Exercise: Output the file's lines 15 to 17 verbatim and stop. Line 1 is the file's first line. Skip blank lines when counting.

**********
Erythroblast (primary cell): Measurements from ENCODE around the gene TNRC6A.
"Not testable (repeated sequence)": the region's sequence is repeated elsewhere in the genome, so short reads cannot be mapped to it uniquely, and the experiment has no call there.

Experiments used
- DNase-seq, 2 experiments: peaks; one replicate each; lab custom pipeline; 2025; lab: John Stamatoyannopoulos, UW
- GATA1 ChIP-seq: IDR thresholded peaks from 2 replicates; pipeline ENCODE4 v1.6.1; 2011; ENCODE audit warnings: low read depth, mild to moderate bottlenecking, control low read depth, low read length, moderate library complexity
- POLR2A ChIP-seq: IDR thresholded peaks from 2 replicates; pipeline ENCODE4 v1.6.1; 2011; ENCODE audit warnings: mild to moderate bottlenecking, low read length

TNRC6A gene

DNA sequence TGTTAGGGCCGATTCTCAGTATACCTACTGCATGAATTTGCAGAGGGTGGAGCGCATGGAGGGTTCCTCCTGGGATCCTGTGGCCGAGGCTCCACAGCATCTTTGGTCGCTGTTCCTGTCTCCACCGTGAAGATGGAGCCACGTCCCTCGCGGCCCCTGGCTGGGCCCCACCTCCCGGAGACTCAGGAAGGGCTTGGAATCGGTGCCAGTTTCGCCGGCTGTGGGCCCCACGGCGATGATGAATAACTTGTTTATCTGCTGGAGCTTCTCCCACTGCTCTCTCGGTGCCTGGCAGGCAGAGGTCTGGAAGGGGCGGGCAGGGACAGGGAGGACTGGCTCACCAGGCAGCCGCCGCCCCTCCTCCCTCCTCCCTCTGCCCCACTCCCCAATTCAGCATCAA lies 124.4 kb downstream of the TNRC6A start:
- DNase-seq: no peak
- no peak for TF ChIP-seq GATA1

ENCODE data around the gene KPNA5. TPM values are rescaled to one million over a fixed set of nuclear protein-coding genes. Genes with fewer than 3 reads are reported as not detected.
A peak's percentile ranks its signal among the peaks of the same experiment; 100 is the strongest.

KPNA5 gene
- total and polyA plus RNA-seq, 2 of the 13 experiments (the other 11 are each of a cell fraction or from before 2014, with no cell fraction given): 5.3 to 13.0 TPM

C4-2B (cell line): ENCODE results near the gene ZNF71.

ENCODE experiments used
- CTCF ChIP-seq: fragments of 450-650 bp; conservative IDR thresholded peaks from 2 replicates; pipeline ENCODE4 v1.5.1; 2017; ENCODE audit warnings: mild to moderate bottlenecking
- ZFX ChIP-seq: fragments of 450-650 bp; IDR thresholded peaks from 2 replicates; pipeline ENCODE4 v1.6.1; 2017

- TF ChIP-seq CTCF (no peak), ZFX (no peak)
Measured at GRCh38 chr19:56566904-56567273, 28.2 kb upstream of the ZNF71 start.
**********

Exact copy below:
C4-2B (cell line): ENCODE results near the gene ZNF71.

ENCODE experiments used
- CTCF ChIP-seq: fragments of 450-650 bp; conservative IDR thresholded peaks from 2 replicates; pipeline ENCODE4 v1.5.1; 2017; ENCODE audit warnings: mild to moderate bottlenecking